Judith Resnik, founding director of the Arthur Liman Center for Public Interest Law at Yale Law School, has been named a member of the 2018 class of Andrew Carnegie fellows. Resnik is among 31 recipients of the two-year grant researching and writing about pressing contemporary issues.
Resnik said her fellowship will culminate in a book about prison sentencing. The question of punishment “is not, of course, new,” the author stated in a release, “but what happens after sentencing and in prison has not been much in focus.”
Resnik will trace the transnational history of prison reform and analyze individual cases that helped prisoners gain recognition as rights holders. The project will analyze how obligations of democratic states toward people in and out of prison are forged, and why the debilitation that many prison systems impose is beyond what governments should be able to inflict as punishment for crimes.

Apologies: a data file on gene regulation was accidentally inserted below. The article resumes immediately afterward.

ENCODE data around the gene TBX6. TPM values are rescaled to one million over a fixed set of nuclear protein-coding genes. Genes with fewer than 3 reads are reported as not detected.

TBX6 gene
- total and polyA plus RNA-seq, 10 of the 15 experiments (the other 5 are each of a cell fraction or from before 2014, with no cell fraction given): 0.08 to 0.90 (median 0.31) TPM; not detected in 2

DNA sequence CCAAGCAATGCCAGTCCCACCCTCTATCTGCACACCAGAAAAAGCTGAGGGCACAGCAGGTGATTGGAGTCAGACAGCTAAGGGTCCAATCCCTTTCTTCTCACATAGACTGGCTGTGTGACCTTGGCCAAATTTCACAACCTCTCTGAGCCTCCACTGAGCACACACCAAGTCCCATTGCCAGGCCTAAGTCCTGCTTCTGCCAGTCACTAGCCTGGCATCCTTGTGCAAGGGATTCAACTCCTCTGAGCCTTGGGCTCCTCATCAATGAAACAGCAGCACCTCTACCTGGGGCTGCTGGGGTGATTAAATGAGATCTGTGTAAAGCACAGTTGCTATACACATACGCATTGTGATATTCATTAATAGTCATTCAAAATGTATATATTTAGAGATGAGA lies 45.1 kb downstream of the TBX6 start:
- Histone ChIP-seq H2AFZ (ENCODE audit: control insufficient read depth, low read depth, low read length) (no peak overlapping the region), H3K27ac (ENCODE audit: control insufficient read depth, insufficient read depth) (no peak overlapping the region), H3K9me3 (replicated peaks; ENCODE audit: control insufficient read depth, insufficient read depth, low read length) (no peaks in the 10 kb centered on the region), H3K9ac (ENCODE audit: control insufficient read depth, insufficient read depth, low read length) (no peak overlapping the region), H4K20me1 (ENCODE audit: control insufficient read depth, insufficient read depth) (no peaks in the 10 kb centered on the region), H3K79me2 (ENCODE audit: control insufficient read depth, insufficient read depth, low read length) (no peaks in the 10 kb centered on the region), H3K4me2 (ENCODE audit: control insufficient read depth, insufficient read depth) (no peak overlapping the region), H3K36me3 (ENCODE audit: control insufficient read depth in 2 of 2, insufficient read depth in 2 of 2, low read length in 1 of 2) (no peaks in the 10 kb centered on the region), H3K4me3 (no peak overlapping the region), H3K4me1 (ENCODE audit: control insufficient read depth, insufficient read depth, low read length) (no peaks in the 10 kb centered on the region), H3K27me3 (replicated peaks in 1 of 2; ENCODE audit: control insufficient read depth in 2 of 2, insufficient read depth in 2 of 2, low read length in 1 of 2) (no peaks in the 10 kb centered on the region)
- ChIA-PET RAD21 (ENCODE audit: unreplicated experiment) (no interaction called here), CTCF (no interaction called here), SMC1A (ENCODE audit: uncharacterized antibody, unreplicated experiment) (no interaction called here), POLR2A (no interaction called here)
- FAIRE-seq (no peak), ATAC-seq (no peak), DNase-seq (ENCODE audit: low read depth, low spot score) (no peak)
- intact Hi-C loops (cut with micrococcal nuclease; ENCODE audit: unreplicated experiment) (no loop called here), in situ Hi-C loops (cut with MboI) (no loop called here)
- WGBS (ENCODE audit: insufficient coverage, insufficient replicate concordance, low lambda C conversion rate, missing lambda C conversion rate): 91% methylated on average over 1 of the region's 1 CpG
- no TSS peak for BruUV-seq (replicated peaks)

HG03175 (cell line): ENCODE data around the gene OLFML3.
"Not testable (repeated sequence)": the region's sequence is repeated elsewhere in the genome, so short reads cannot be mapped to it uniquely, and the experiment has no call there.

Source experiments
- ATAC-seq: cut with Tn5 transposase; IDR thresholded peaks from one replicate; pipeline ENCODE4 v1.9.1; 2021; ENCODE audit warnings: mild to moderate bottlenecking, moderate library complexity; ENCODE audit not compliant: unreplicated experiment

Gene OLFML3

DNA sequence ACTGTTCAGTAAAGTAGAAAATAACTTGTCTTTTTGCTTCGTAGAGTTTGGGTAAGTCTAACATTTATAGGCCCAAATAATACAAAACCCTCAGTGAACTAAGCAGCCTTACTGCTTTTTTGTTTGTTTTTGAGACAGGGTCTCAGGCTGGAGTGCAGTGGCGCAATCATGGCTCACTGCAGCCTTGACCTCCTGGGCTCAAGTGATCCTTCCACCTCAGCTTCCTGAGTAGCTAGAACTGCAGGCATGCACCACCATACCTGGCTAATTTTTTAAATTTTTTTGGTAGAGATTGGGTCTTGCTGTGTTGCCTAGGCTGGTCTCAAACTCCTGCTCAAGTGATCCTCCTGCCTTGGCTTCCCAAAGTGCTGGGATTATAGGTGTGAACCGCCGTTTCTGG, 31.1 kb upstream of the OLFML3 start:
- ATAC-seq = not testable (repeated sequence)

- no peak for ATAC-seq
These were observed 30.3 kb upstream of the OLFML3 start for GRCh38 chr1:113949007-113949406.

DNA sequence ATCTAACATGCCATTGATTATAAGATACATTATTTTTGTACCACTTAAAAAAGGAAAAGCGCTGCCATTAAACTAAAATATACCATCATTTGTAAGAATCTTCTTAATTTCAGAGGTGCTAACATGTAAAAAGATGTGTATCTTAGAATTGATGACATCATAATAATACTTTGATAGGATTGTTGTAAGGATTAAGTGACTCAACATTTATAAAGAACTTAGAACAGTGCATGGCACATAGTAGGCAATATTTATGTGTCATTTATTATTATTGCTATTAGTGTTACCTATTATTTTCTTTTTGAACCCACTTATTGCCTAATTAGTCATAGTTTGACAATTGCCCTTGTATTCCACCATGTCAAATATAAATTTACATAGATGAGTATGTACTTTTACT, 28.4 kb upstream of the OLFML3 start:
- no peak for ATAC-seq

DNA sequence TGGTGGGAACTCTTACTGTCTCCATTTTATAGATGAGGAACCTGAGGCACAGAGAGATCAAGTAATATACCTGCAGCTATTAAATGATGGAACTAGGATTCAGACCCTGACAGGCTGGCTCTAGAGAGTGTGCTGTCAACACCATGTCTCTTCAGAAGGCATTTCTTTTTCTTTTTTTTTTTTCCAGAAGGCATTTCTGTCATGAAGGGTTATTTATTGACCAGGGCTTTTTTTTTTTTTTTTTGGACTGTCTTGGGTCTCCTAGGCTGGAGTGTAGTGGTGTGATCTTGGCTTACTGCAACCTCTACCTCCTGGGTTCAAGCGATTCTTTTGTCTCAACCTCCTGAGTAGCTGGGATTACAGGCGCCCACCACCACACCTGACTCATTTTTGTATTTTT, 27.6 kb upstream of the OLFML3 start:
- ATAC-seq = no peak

“I am thrilled that Judith Resnik’s important scholarship has been recognized by the Andrew Carnegie Fellowship,” said Yale Law School Dean Heather Gerken. “I look forward to seeing what brilliant work she will produce in the coming years.”
This project reflects the central concerns of Resnik’s study of the impact of democratic norms on government services; the relationships of states to individuals; the forms and norms of federalism; and equality and gender.
Resnik teaches courses on courts, the structures of dispute resolution, federalism, incarceration, equality, prisons and citizenship. In addition to being the founding director of the Liman Center for Public Interest Law, she also chairs Yale Law School’s Global Constitutionalism Seminar, a part of the Gruber Program on Global Justice and Women’s Rights. She is also the editor of its six e-volumes, including “Reconstituting Constitutional Orders” (2017).
This year, the Liman Center held its 21st Liman Colloquium, titled “Who Pays? Fines, Fees, Bail, and the Cost of Courts.” The center has also worked with the Association of State Correctional Administrators for a series of reports on solitary confinement.